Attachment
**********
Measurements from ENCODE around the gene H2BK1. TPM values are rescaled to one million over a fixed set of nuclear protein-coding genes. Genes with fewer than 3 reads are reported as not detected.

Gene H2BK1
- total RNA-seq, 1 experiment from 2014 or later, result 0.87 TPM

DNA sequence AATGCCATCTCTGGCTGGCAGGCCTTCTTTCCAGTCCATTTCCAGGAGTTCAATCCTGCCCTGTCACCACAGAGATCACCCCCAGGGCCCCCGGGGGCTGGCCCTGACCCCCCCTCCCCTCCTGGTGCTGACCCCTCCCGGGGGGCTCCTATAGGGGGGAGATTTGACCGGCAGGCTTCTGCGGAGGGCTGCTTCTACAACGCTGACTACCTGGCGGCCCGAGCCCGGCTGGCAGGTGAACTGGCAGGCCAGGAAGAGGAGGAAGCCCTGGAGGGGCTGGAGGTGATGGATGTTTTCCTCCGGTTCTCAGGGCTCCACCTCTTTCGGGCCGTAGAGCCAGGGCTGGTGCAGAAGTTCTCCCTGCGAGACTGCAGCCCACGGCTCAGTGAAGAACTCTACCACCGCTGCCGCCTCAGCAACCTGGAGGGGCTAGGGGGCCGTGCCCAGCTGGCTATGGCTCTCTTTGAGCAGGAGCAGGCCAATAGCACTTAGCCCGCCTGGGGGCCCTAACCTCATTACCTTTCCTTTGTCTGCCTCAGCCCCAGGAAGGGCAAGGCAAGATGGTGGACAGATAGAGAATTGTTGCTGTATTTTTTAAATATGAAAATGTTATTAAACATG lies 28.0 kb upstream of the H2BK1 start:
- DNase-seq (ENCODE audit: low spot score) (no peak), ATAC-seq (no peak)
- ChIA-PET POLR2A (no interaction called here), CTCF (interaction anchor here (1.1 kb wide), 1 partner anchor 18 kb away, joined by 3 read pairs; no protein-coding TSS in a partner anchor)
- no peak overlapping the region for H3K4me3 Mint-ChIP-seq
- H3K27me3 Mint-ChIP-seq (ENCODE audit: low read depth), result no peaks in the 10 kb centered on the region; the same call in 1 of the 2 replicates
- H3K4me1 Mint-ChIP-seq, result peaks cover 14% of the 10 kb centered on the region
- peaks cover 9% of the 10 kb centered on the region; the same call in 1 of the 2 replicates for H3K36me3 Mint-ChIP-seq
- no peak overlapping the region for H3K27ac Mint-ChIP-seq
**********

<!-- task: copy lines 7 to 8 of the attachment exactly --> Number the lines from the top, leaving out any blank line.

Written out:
- no peak overlapping the region for H3K4me3 Mint-ChIP-seq
- H3K27me3 Mint-ChIP-seq (ENCODE audit: low read depth), result no peaks in the 10 kb centered on the region; the same call in 1 of the 2 replicates